Hang Out, Fold In


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Our revised closet. Ignore the rod up above — we plan no longer to use it. Instead we have more than enough shelf storage and about a third of what’s in there will go bye bye when we turn in our USFS clothing.

It’s the end of the weekend as I write this and nothing happened as planned.  Yesterday I had planned to work on the basement, but visitors changed that plan.  I put the basement off till today and before I started I ran down to Driftwood II to check on the couple who are leaving — arrange a time to pick up gear from them, check in the volunteers who remain to insure that all the necessary chores are being taken care of and just schmooze a little with these folks.  Our South Zone caretaker is going to take a host gig at Horsfall Beach — he was there while I was so we talked about the mechanics of when and where to change keys and gear for him too.

I was on my way back him when the phone rang — it was the same caretaker I had just left.  It seems he thought he had been aware of a camper going into the shower before we started talking and an hour later he’d never seen the camper exit the shower and no one was responding inside the shower.  Now, entering a locked shower is something with specifically proscribed steps  and there must be at least two staff present.  In the first place I wasn’t really thinking of being ‘on the clock’ so I never brought my keys with me and that meant a quick trip back home to pickup the right set of keys and then the — to me — nerve wracking of standing on the other side of the door from an unknown set of circumstances.  I could never be a cop.  And I realized then and there that this was not something I want to be in a position of doing.  It turned out that the host was mistaken — there was NO ONE in that shower and all turned out well.  But I learned a good lesson for myself — and it will reflect on what future volunteer gigs we take.  I’m just not comfortable with that situation.

As it is there have been all sort so precautions taken to prevent the APPEARANCE of wrongdoing.  The showers have no way place in which someone on the backside of the shower wall — in the pipe chase — can see into the showers — but the Forest Service has had crevices filled with foam just to guarantee to the public that no one can/could observe them while showering.  I suppose this is a part of living in a modern society.  But I’m a simple guy who doesn’t do things like that and it sometimes amazes me the extent to which government must go to make the public happy.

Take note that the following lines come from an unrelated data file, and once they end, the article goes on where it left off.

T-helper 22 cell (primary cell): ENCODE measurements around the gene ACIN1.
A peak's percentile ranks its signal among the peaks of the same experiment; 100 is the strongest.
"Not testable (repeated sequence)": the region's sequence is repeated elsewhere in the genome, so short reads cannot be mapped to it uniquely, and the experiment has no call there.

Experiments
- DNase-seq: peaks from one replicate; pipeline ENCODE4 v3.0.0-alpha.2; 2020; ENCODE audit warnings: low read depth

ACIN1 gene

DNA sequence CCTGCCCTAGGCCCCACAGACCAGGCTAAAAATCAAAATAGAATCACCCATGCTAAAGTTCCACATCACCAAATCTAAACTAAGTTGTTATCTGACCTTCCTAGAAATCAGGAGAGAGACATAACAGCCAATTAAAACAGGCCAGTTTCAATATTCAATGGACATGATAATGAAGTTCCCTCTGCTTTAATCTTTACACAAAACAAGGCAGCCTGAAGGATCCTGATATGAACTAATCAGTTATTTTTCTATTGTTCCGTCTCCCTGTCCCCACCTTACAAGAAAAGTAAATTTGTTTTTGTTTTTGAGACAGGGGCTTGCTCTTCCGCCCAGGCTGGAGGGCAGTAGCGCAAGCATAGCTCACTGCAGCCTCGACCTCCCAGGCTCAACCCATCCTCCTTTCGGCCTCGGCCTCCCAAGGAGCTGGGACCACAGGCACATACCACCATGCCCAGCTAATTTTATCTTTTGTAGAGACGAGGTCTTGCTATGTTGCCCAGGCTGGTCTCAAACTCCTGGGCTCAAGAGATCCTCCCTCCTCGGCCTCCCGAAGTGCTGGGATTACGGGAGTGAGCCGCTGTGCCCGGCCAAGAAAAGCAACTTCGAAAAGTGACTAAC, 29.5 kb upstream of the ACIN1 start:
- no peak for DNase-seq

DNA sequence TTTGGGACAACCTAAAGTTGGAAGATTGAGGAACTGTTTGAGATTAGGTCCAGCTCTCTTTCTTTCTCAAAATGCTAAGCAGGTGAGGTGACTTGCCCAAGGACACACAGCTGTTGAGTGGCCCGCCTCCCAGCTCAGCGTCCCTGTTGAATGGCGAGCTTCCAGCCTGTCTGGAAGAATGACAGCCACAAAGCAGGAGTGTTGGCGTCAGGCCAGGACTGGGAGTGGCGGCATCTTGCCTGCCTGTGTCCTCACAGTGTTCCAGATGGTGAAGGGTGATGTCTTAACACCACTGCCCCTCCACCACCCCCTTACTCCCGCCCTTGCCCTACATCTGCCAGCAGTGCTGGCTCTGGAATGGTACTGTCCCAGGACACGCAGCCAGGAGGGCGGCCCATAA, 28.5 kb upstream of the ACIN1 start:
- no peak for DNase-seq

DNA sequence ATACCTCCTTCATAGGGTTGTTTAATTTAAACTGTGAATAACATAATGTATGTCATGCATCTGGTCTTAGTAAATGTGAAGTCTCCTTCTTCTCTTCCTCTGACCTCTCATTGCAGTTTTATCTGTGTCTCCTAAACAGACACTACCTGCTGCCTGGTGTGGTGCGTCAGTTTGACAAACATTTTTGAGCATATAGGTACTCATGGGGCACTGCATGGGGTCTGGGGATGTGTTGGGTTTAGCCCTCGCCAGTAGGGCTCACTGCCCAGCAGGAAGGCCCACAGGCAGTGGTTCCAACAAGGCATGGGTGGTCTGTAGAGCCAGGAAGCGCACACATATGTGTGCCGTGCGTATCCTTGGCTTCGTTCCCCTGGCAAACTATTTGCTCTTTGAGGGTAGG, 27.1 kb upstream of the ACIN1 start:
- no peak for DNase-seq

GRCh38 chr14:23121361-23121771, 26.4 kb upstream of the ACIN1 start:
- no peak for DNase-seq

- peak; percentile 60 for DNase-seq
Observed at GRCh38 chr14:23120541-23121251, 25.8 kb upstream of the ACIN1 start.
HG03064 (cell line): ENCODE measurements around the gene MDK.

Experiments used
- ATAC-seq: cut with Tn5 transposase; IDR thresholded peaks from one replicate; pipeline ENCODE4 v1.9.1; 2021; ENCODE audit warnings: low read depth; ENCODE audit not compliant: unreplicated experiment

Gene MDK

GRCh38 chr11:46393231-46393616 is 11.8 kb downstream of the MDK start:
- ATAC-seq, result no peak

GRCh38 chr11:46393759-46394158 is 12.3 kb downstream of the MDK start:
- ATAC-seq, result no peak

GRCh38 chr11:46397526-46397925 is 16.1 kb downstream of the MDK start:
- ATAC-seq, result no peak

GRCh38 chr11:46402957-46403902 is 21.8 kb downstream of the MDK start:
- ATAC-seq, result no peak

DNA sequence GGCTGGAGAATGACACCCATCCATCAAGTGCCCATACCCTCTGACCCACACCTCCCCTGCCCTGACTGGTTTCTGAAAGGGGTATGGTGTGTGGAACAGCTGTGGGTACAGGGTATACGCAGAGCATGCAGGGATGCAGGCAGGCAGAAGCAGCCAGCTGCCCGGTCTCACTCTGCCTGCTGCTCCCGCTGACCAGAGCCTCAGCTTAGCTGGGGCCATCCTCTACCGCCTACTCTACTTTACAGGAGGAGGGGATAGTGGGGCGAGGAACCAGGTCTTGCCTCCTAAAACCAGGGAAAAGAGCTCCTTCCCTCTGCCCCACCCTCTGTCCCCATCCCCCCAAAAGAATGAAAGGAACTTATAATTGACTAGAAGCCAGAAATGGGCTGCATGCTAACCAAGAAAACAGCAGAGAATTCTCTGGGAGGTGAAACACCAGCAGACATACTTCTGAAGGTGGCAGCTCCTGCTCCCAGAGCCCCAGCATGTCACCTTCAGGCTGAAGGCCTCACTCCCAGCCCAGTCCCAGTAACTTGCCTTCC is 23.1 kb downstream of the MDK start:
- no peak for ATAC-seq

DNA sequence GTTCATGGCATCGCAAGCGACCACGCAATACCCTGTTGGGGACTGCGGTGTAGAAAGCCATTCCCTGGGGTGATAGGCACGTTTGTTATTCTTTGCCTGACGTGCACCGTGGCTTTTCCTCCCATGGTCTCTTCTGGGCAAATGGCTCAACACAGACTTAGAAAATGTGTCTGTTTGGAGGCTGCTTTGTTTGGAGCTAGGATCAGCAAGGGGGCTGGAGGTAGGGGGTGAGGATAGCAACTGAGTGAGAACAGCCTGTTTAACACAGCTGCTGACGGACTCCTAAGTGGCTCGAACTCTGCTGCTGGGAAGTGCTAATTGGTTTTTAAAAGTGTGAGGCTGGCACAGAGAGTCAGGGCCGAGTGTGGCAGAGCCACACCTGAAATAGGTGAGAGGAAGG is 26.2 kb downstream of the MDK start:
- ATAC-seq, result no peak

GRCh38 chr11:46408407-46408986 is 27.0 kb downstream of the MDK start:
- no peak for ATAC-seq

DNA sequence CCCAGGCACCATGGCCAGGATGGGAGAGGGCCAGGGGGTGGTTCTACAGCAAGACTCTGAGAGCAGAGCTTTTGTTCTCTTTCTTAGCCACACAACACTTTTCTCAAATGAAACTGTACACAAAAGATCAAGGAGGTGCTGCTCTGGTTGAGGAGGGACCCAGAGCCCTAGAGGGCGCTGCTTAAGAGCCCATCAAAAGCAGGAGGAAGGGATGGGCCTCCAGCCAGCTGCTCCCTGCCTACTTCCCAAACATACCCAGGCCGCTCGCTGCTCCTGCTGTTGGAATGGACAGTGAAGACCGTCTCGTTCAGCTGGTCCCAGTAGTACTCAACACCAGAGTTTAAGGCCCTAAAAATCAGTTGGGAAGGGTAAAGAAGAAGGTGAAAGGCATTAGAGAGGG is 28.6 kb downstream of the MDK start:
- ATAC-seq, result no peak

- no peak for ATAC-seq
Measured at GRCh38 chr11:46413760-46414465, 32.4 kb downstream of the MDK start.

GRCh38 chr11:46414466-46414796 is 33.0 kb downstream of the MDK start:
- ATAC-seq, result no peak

Another host had dumpsters overflowing and we made a trip our SUV down to Reedsport to pick up a truck with which we could carry  some garbage cans to the campground.  while there we had a nice chat with the couple there.  It looks like they’ll be coming back next year, and they are finding their own ways to make campers comfortable and make the campground a special place.  People like this are worth their weight in gold!

In between the two I did get a chance to do some work on the basement.  The new storage tubs will work out fine but the deciding what goes in which and where in the basement each container should ride is just beginning.

By the time we returned home it was 6:30 and the sun was beginning to fall below the tops of the trees.  No mid afternoon aperitif.  But beef stew for dinner.

Sometimes the other volunteers feel badly about interrupting our weekend off.  But it doesn’t bother me.  For one thing I figure it’s part of the job — I’m the interface between Forest Service and Volunteers.  Most of them have learned that their first call for maintenance issues is to paid staff — so they do respect our days off.  But the other side of the story is that we are just like them.  I would not want to be left out there in the forest to flounder and I don’t want them to feel that way either.  There may be moments when the phone rings that I want to ignore it, but I’m never sorry when I have, and I’m always glad for the final outcome.  If you can’t be — you shouldn’t be volunteering.  We’re here to help.  And sometimes people don’t need help on a schedule.